oral, dermal, and inhalation toxicity. PT807-HCl also has low potential 
as a skin or eye irritant and is not a skin sensitizer.
    2. Genotoxicity. The genotoxic potential of PT807-HCl has been 
assessed in an Ames Salmonella assay, a CHO HGPRT gene mutation assay, 
a mouse micronucleus assay, and an in vitro CHO assay for chromosomal 
aberrations. The in vitro chromosomal aberration assay was positive 
with and without metabolic activation; however, all of the remaining 
assays were negative, indicating very low genotoxic potential of PT807 
weakened by the negative finding in an in vivo study (mouse 
micronucleus) measuring a similar endpoint.
    3. Reproductive and developmental toxicity. A 2-generation 
reproductive toxicity study of PT807-HCl is ongoing.
    4. Analytical method. An analytical method capable of extracting 
PT807-HCl from whole oranges, juice, and dried pulp using organic 
solvents has been validated. Extracted PT807-HCl residues are analyzed 
using high performance liquid chromatography (HPLC) with a UV detector. 
The limit of quantitation (LOQ) of the method is 0.01 ppm.
    5. Magnitude of residues. Seventeen field trials were conducted 
using various varieties of oranges in California (4 trials), Florida 
(12 trials), and Texas (1 trial). Two of the trials (1 in California 
and 1 in Florida) were decline studies with sampling intervals of 0, 7, 
14, 30, and 60 days after application. For all other trials, oranges 
were harvested at the earliest possible time for normal commercial 
harvest after a single application with PT807-HCl at the maximum 
recommended application rate (6 g a.i./A). At some of the test sites 
(depending on the variety of oranges), the previous season's crops was 
present on the tree at application for these trials, oranges were 
collected 0 to 68 days after treatment (DAT). In all other trials, 
fruit were not present on the trees at applications and mature oranges 
were collected at normal harvest (197 to 359 DAT). Samples were 
analyzed for residues of PT807-HCl by HPLC with UV detection. Residues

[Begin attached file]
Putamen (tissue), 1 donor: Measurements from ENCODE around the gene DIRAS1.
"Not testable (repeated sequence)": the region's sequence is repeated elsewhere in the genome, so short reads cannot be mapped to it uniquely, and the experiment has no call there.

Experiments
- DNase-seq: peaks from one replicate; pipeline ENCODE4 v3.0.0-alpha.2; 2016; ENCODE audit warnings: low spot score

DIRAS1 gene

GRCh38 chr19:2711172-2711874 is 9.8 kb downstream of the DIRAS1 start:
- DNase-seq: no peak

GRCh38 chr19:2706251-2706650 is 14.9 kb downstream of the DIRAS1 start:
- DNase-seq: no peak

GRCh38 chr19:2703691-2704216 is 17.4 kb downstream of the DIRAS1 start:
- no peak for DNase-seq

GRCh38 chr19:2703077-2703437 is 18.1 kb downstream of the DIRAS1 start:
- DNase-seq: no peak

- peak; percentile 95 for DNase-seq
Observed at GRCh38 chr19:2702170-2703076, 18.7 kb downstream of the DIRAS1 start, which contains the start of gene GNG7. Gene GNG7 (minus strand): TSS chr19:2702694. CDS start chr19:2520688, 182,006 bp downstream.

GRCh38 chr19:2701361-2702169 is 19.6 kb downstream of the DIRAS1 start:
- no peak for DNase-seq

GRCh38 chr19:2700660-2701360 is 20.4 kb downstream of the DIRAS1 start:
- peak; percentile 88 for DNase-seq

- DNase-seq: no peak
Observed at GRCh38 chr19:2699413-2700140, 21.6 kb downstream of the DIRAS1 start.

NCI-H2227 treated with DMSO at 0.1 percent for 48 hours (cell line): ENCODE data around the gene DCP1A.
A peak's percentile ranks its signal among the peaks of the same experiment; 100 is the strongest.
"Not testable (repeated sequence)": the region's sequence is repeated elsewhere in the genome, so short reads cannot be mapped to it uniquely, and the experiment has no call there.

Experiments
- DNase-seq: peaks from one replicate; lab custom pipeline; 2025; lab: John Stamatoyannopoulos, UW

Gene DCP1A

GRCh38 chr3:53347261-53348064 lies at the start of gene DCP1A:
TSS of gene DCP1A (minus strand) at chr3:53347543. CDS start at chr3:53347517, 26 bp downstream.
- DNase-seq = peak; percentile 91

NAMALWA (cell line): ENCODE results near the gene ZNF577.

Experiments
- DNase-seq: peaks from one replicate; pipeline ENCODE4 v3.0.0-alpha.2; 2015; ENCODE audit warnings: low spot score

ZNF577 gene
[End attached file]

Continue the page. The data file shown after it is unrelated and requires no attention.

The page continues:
of PT807-HCl were nondetectable (<0.01 ppm) in all treated and control 
samples.
    A processing study was conducted using oranges treated at 5x the 
maximum application rate in California. The harvested oranges were from 
the previous season's crop and were on the tree at the time of 
application. Therefore the application represents the maximum possible 
residues. No detectable residues were measured in whole oranges, juice, 
or oil. Residues of PT807-HCl were detectable in dried pulp at 0.015 
and 0.017 ppm (average 0.016 ppm). Correcting the measured residues for 
the exaggerated application rate, no detectable residues are likely in 
any processed product of oranges.
    Residues of PT807-HCl were determined to be stable in whole orange 
fruit, oil, juice, and dried pulp stored frozen up to 113 days.
    6. Subchronic toxicity. Subchronic toxicity studies have been 
conducted with PT807-HCl in mice, rats, and dogs. In dietary studies in 
rats and dogs, the most notable findings include decreased food 
consumption and a consequent decrease in bodyweight gain.(resulting 
primarily from poor palatability of the test material). Dogs also 
showed a trend toward anemia, and males showed arrested or delayed 
sexual maturation at the high dose (equivalent to approximately 222 mg/
kg/day). Marked weight loss and decreased weight gain was observed at 
this dose and this dose level is considered to have exceeded a MTD. 
Rats dosed by gavage showed signs of neurotoxic effects (tremors, 
incoordination, changes in activity) at doses 3-- mg/kg/day. In mice 
treatment-related decreased food consumption and body weight gain were 
seen in males at 7,000 (HDT). No treatment-related toxicity was evident 
at dietary doses up to 3,500 ppm (479 and 635 mg/kg/day for males and 
females, respectively).
    7. Chronic toxicity. Chronic toxicity studies of PT807-HCl in rats 
and doges are currently ongoing.
    8. Animal metabolism. <SUP>14</SUP>CPT807-HCl was extensively 
metabolized and readily eliminated in the urine and feces following 
oral administration to a lactating goat. The efficient elimination 
processes resulted in negligible to modest retention of radioactive 
residues in milk and tissues (<0.2 % of the administered dose). No